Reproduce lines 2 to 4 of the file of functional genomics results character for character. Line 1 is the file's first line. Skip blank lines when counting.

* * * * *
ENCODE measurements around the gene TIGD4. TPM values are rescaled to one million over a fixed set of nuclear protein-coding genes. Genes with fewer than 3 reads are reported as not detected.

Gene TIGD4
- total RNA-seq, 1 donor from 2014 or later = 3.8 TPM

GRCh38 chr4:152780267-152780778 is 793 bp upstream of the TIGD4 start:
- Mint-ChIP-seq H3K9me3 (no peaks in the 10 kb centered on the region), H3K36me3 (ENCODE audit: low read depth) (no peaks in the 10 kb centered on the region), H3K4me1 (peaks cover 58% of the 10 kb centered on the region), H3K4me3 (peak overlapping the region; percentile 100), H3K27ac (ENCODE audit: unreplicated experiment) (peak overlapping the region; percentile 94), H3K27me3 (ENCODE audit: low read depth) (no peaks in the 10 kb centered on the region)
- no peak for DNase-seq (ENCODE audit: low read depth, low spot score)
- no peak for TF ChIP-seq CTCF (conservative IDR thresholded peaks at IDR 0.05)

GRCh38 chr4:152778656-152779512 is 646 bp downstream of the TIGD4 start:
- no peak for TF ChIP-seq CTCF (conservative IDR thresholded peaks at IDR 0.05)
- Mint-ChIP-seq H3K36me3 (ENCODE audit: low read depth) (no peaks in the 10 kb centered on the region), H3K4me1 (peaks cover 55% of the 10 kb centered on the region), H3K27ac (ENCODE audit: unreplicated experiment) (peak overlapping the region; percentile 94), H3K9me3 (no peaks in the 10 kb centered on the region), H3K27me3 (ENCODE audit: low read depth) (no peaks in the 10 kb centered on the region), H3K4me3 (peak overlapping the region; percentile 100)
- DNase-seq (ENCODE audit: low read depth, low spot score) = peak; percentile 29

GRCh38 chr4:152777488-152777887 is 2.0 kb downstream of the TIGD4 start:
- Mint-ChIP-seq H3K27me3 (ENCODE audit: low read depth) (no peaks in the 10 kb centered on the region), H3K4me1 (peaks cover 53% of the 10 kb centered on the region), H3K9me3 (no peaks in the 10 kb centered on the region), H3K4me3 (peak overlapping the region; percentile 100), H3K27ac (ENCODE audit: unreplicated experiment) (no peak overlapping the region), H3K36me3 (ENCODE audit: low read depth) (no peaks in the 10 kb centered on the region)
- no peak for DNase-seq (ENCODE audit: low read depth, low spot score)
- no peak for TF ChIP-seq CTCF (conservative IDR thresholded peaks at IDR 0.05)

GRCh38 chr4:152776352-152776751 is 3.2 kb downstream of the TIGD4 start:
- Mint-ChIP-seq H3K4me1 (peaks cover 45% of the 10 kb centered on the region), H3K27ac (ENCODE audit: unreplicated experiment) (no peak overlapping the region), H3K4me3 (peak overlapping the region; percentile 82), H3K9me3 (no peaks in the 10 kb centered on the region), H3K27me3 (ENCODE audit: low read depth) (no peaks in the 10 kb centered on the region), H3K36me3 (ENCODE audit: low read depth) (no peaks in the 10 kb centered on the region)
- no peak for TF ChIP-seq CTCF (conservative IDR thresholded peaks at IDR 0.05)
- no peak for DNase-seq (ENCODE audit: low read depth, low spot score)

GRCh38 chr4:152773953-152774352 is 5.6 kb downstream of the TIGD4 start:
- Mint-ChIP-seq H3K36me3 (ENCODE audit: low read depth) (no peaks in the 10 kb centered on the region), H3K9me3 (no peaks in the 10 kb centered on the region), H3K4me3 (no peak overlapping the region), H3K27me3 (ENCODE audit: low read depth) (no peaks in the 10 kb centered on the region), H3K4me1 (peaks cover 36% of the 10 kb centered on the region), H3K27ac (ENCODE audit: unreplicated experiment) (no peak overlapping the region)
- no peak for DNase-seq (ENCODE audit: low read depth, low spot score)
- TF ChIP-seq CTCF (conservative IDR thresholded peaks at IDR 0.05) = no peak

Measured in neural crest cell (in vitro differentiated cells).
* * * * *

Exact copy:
Gene TIGD4
- total RNA-seq, 1 donor from 2014 or later = 3.8 TPM

GRCh38 chr4:152780267-152780778 is 793 bp upstream of the TIGD4 start: